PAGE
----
Guns, Terrorists, And The Constitution

If America does have a consensus that we're all basically OK with the concept of governmental blacklists, and that we further approve of curtailing constitutional rights for people on such lists, then it should be relatively easy to get the necessary votes in Congress and the statehouses.
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Bill of Rights
Bill of Rights

As I write this, there is a filibuster currently going on in the Senate. Senator Chris Murphy and other Democrats launched this filibuster to draw attention to the fact that suspected terrorists in America can still legally buy guns. Murphy represents Connecticut, where the Newtown massacre happened, and thus he feels very strongly about the issue of gun control.

Republicans, at least as of this writing, seem more willing to compromise on the issue than they've ever been before. Bills with a similar objective have been rejected by a (mostly) party-line vote in the very recent past, in fact. But the outrage over what happened in Orlando is tangible, and the GOP seems to actually realize it this time. Even Donald Trump says he's about to meet with the National Rifle Association in an effort to convince them to support banning suspected terrorists from legally buying guns. This is a significant shift from the party that has been refusing to do just that for the past few years.

But I have to say, while all this seems laudable at first glance, the underlying (and bipartisan) disdain for the United States Constitution is extremely worrisome. Just to be clear, I'm not talking about the Second Amendment here, but rather the Fifth and Fourteenth Amendments. Here are the relevant clauses: "No person shall... be deprived of life, liberty, or property, without due process of law...." (Fifth Amendment); and "...nor shall any State deprive any person of life, liberty, or property, without due process of law...." (Fourteenth Amendment).

It's always a little tricky to oppose such popular legislation, and that is even more true when the idea comes from your side of the political spectrum. But I have to say I am with the American Civil Liberties Union on this one. From an article written just this past December, the A.C.L.U.'s director of their National Security Project wrote:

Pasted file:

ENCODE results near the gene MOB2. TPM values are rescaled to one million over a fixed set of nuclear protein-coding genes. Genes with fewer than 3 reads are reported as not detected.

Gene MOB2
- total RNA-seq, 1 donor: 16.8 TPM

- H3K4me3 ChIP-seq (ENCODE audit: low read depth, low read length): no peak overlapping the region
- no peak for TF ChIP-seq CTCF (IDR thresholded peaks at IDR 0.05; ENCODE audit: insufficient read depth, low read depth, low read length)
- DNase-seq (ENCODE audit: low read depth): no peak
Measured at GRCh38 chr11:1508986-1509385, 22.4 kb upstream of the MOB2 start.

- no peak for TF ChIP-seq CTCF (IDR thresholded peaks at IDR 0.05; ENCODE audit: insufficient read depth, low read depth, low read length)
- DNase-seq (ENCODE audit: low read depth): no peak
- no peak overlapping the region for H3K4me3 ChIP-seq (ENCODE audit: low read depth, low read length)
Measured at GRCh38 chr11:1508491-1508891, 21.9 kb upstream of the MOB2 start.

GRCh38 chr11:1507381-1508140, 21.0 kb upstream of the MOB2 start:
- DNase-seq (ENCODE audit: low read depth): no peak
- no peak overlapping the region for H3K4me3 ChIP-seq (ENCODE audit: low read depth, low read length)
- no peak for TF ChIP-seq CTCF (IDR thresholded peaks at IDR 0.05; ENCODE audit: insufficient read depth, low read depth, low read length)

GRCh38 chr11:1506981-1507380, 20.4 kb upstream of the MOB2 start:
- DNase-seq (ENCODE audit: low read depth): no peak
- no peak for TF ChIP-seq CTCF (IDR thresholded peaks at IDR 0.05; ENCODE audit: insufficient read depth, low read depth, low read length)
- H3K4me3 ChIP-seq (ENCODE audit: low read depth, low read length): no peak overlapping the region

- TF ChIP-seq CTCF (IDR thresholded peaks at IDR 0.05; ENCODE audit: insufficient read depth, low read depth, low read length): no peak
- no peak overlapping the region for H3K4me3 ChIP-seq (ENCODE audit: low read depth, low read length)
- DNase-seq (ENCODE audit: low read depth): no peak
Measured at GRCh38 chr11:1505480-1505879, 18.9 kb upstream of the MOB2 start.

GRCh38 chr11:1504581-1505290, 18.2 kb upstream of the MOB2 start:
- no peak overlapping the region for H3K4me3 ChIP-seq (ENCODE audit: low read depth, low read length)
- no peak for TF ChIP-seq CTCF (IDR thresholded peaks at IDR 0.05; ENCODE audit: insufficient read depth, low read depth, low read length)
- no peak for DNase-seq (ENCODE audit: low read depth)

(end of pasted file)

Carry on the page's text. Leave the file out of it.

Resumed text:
Last night, in response to last week's tragic attack in San Bernardino, California, President Obama urged Congress to ensure that people on the No Fly List be prohibited from purchasing guns. Last week, Republicans in Congress defeated a proposal that would have done just that. "I think it's very important to remember people have due process rights in this country, and we can't have some government official just arbitrarily put them on a list," House Speaker Paul Ryan said.

There is no constitutional bar to reasonable regulation of guns, and the No Fly List could serve as one tool for it, but only with major reform.

I'd go one step further, personally. If we're going to have a No-Fly List and a Terrorist Watch List to provide security for American citizens, then we need to codify such programs by passing a constitutional amendment which clearly spells out the limits and scope of such programs. To me, there is simply no other constitutional way to achieve this goal.

Now, don't get me wrong. I'm not arguing that such pre-emptive security measures are inherently a bad thing. And I'm certainly not arguing that suspected terrorists should be able to easily acquire high-powered weapons. I'm not "pro-terrorist" in any way, shape, or form. Just to be clear.

But I am arguing that what we've got now is blatantly unconstitutional. And it appears nobody else is even willing to make such an argument, at the moment. Republican Senator Pat Toomey, who is trying to forge a compromise between the two parties on the issue, stated his concerns today:

What we need is a process that would block terrorists from being able to purchase a firearm and at the same time, make sure there's a mechanism whereby someone who gets wrongly put on a list has a chance to clear their name and you know, get their Second Amendment right.

He falls short of questioning the constitutionality of such lists in the first place, but rightly points out that the due process to get taken off the lists is currently woefully inadequate. Even the National Rifle Association seems to now be singing the same tune: